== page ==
Three societies tasked with protecting the intellectual property rights of musicians, writers and other content creators have joined forces to build a blockchain solution to prevent piracy.
Powered by Hyperledger's open-source Fabric distributed ledger, and managed by IBM, the nascent platform is being designed to create a tangible connection between the time content is created and the time it is consumed.
Founded by the American Society for Composers, Authors and Publishers; the Society of Authors, Composers and Publishers of Music; and PRS for Music, the joint project has the potential to help prevent online piracy by tracking more sophisticated data about music content on the blockchain.
In the face of generations-old concerns for the compensation of musicians and composers, however, it is worth noting that the blockchain solution currently being developed only has potential to help artists according to the rights granted by their contracting companies.
The chief executive of PRS for Music, Robert Ashcroft, explained in a statement how real-time reporting of data about the digital consumption of content could empower a diverse set of stakeholders and lead to new business models.
Similar to blockchain consortia in other industries, the goal of this joint music initiative is to create and adopt a shared, decentralized database that streamlines the flow of data.
Unlike those consortia, however, the information the group wants to track is metadata about artistic works with real-time updates and more advanced tracking capabilities.
Although still in the early stages of development, the improved ability to track the ownership of legally protected creative works could eventually help confirm the legal owner of a work, and the origin of disputed works.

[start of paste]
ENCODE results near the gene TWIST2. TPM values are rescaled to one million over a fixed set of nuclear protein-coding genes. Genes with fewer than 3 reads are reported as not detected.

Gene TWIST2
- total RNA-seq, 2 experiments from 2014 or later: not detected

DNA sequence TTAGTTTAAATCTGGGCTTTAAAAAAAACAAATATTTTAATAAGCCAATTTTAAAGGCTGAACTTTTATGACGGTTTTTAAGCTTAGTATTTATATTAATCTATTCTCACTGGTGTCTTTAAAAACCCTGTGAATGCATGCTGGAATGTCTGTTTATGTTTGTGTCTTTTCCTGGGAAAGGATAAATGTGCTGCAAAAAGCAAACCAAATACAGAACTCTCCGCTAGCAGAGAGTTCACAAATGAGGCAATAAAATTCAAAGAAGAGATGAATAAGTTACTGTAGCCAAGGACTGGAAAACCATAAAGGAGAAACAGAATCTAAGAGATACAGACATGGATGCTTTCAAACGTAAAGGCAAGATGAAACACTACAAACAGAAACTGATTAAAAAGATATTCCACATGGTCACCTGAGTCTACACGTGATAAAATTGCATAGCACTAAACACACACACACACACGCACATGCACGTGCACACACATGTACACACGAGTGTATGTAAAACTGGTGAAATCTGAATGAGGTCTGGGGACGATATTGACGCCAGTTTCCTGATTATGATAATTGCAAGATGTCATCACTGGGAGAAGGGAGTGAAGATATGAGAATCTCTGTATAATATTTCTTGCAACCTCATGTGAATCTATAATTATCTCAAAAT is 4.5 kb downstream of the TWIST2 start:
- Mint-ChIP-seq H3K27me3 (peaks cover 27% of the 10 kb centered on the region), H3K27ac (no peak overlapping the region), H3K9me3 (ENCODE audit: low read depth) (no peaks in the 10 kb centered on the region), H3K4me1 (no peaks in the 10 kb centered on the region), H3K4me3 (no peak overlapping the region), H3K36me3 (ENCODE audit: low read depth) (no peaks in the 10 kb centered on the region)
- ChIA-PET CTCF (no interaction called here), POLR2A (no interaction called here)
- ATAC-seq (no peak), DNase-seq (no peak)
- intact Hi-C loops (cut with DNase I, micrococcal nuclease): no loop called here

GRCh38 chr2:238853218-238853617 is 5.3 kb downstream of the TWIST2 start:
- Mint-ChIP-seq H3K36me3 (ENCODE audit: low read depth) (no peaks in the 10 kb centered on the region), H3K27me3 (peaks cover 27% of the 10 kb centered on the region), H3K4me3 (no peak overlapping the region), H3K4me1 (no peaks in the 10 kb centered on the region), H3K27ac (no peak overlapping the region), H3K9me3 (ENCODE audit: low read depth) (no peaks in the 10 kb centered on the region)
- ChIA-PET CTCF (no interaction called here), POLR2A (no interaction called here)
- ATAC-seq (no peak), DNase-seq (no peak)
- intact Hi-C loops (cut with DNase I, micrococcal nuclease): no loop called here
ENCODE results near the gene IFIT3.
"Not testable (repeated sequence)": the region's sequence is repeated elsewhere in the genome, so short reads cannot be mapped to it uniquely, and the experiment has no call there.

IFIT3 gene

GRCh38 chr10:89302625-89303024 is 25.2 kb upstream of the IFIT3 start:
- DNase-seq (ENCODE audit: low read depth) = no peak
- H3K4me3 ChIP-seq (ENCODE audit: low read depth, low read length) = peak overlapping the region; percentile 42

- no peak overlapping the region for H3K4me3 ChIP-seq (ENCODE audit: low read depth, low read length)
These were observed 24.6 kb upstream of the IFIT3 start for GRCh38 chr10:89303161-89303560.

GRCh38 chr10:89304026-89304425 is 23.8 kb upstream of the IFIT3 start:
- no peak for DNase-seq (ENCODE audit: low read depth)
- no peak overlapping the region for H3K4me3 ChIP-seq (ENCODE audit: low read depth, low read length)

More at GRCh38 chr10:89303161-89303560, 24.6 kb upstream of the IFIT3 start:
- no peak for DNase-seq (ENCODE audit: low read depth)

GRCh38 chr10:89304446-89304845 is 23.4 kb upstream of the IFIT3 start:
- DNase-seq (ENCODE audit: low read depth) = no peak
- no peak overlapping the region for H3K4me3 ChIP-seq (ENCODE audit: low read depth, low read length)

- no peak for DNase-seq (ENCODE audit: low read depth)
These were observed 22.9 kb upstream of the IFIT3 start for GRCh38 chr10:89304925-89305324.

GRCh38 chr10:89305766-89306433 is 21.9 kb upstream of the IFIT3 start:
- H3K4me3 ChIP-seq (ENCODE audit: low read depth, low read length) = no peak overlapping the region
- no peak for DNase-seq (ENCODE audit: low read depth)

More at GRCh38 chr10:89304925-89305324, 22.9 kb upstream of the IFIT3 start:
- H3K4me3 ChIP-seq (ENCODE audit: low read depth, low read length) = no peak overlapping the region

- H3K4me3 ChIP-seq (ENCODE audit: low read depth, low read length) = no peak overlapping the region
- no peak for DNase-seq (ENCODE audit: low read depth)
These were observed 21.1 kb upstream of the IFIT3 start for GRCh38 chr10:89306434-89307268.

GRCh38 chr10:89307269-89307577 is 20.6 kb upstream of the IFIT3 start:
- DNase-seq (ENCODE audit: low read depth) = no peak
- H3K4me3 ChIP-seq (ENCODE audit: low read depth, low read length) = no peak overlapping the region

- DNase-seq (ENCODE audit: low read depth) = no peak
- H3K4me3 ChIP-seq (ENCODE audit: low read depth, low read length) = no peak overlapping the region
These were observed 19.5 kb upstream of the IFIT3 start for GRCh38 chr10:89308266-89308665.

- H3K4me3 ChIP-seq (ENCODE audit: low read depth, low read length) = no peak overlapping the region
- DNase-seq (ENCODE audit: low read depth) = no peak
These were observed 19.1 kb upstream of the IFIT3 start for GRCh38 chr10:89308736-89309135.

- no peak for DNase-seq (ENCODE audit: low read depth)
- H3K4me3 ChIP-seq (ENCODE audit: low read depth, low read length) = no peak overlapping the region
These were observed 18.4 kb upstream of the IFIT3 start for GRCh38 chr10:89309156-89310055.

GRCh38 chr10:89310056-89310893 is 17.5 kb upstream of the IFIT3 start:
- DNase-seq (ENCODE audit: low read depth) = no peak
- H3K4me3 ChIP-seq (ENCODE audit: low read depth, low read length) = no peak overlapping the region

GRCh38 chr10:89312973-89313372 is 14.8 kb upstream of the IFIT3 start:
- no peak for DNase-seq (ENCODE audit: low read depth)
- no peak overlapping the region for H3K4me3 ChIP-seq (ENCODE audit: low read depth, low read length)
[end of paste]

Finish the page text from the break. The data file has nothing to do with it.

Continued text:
The formation of the joint initiative is the largest movement yet by what might be considered members of the legacy creative infrastructure providers.
Since 2006, earnings for the US music industry alone have declined by about $5bn, largely due to the shift to the online streaming of music, according to The New York Times.
Startups like dotBlockchain Music (dotBC), Mycelia, MusicChain and Ujo Music have all, in their own way, set their sights not just on preventing piracy, but cutting out unnecessary middlemen.
However, based on today’s announcement, it would appear the music industry has come along way since the early days of blockchain adoption.
Once considered to be largely resistant to the transparency afforded by blockchain development, industry firms are now openly exploring the technology.
Back in March, though, the group’s newly appointed CEO made a provocative statement first intimating at a potential change in tone.
Describing her interest to increase international collaboration on technological solutions, Elizabeth Mathews concluded:
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